A study published in Journal of Molecular Nutrition and Food Research demonstrated that consumption of pulses like kidney beans, white beans, chickpeas, green or brown lentils, and flageolets reduced the bioaccessibility of beta carotenea precursor of vitamin A—by up to 65%, of retinyl palmitatea synthetic form of vitamin A—by up to 69%, 45% of vitamin D, 53% of vitamin E, and 67% of vitamin K compared to the test meal containing potatoes. This is due to the binding ability of pulse fiber and other compounds such as phytates, saponin, and tannins. It is advisable to avoid eating pulses along with fat-soluble vitamin-rich foods or supplements for better bioabsorption.6

When should you take these fat-soluble vitamins?

Different fat-soluble vitamins have different roles in human physiology.7

Vitamin A
Vitamin A helps in maintaining healthy vision, maintenance of normal mucous membrane, immune function, hair and body growth, and also helps in maintaining reproductive function. The best natural dietary sources for vitamin A are liver and fish oil. This vitamin can also be taken from provitamin A carotenoids like beta carotene and cryptoxanthin.

Vitamin A overdosing is common in the United States. A study found that toxic or excess levels of vitamin A are more of a concern than its deficiency. The tolerable upper intake level of vitamin A is 3,000 mcg RAE (retinol activity equivalents).8 It will be difficult to reach that level by consuming food alone, but some multivitamin supplements contain a high amount of vitamin A in the form of retinol. Retinol is the greatest concern for toxicity. Vitamin A is stored in the liver, and the body can release it as needed. So, before swallowing a high-dose multivitamin pill, make sure it does not cross the tolerable limit. The best way to check this is with a random blood test done by your physician or at your nearest clinic.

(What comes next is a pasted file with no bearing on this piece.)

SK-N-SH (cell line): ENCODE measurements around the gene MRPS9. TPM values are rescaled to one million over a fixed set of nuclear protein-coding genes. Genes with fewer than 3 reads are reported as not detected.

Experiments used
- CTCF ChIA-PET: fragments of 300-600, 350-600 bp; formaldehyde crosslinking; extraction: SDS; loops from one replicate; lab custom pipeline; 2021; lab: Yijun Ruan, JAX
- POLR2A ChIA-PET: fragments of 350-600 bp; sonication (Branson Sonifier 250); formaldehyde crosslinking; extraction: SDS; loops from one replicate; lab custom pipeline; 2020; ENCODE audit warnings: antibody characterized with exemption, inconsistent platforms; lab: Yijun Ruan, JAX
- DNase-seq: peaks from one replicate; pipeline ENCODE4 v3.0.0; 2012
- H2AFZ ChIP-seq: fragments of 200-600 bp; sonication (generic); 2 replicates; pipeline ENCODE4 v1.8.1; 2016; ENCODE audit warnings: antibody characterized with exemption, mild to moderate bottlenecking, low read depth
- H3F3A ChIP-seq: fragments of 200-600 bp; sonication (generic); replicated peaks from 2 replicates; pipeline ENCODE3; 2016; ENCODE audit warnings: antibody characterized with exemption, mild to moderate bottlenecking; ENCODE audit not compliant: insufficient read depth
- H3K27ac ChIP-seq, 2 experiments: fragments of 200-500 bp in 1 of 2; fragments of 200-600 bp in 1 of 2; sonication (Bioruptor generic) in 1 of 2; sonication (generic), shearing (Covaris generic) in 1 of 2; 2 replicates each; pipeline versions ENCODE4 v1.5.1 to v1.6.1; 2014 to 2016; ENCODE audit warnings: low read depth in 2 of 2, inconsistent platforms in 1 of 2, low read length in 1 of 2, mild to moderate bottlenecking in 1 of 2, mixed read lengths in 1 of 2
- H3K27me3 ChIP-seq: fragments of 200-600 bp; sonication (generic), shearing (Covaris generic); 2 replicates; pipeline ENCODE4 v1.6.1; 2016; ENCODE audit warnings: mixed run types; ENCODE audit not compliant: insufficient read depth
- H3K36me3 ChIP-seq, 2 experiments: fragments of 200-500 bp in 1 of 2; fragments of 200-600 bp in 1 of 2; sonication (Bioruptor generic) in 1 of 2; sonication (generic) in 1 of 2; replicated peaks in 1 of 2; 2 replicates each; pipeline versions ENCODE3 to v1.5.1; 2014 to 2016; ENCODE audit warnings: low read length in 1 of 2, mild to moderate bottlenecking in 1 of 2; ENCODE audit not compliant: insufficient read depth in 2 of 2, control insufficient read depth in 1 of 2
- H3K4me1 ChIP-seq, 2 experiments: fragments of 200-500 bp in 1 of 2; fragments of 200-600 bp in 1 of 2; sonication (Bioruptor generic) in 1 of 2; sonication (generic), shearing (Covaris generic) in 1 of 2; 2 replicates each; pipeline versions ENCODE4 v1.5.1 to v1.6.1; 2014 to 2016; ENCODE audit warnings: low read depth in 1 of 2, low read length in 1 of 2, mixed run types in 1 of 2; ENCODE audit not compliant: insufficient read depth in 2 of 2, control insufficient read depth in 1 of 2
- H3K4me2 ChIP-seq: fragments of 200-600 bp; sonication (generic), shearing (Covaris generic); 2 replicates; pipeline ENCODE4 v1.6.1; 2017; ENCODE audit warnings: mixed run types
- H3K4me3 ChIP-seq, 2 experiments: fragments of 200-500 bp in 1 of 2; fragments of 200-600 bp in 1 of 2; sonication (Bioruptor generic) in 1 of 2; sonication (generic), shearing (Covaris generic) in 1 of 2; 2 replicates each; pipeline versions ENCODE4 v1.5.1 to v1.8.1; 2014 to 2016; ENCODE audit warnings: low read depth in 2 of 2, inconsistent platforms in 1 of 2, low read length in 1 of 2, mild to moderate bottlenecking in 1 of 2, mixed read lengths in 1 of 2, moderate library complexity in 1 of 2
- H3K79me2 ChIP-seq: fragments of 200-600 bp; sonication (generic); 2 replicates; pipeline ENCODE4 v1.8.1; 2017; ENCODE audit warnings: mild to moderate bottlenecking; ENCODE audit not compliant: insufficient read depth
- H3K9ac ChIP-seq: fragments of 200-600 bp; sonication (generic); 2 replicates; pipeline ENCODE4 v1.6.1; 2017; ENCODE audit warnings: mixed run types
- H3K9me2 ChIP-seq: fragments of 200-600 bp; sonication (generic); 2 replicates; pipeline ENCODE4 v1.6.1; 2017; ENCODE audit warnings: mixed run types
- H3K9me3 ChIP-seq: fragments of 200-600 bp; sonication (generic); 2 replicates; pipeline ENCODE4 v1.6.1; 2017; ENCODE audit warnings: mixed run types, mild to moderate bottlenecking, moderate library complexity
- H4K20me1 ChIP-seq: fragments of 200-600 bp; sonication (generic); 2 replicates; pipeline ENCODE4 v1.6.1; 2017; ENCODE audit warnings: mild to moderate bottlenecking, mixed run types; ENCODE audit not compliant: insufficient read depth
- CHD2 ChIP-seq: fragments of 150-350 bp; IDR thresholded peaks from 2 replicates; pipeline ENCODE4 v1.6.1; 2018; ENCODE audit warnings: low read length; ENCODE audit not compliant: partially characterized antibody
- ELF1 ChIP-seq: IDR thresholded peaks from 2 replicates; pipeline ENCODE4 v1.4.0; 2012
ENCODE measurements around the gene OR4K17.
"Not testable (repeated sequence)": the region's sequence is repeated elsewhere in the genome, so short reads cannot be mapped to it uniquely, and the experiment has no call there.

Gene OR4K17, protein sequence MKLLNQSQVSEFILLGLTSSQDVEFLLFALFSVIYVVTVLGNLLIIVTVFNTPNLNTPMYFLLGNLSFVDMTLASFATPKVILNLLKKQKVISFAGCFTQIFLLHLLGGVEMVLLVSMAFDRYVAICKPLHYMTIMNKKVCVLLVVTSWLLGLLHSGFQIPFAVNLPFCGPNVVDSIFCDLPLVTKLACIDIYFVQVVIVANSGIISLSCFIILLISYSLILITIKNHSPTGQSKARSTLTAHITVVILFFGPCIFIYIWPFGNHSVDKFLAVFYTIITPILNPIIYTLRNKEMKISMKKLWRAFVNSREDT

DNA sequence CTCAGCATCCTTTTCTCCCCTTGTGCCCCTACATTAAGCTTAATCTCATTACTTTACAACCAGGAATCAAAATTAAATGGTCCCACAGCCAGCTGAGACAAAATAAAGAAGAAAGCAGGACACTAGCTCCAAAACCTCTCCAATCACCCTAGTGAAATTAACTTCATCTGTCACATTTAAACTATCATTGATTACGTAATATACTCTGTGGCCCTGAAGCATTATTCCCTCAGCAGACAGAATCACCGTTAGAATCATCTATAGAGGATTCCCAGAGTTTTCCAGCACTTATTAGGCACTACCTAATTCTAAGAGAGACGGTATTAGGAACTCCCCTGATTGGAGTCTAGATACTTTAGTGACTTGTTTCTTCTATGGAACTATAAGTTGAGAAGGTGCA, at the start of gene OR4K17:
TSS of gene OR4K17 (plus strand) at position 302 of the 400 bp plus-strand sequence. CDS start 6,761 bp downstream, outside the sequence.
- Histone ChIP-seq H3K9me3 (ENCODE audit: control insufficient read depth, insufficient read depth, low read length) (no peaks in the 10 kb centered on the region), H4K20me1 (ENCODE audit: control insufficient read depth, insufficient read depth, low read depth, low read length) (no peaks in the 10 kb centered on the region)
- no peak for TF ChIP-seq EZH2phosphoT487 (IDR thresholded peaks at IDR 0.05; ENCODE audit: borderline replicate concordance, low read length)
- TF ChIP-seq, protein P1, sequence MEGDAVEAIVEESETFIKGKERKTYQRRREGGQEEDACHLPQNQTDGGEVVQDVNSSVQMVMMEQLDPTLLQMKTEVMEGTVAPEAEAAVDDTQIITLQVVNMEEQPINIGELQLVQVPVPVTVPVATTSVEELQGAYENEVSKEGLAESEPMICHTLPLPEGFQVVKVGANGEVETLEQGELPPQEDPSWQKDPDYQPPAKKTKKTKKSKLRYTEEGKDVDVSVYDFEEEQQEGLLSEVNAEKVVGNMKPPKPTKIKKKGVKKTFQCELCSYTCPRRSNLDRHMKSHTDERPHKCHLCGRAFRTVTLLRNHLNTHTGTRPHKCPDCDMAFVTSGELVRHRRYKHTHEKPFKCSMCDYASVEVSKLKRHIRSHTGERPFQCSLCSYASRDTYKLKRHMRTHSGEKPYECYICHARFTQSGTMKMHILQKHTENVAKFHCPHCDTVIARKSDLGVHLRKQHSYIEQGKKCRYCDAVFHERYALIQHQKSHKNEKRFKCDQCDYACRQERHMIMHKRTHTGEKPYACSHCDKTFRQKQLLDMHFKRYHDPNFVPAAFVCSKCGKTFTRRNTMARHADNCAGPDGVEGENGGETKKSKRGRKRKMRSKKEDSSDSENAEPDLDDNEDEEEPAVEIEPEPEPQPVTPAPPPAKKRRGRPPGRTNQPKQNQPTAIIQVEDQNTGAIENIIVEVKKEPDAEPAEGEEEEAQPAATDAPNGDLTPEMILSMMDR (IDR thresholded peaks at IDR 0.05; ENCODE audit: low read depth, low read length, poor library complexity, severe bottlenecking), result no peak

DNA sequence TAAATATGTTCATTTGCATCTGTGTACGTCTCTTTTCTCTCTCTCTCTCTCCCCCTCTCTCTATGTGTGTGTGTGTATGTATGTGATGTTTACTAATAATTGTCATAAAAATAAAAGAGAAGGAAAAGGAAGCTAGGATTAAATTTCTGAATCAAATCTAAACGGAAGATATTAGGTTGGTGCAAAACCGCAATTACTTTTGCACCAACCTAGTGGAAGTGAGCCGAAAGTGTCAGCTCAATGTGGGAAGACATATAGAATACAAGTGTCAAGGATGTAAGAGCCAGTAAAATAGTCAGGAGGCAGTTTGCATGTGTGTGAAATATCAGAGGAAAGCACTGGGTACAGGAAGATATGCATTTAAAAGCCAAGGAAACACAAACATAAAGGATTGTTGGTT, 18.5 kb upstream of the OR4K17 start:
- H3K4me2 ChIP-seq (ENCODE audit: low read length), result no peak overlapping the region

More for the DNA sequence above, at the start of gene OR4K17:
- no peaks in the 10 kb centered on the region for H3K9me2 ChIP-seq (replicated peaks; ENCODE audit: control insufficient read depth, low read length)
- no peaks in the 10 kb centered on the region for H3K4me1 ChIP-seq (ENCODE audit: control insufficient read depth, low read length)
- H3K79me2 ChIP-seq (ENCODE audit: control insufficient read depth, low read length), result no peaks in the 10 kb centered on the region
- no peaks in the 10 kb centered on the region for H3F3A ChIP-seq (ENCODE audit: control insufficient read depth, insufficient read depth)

Vitamin D
Researchers realized that the consumption of sufficient concentration of vitamin D3 in the general population can avert many chronic diseases that claim nearly 1 million lives throughout the globe each year. Vitamin D is required for the biochemical cellular mechanism of all cells and tissues in our bodies. The active form of vitamin D helps in intestinal absorption of calcium and phosphorous and promotes bone mineralization.

Vitamin D is found naturally in animal foods such as fatty fish, egg yolks, liver, and butter. Although the best source is sufficient exposure to sunlight, it depends upon the length of UV radiation, its intensity (which gets affected by pollution of the atmosphere), and skin pigmentation.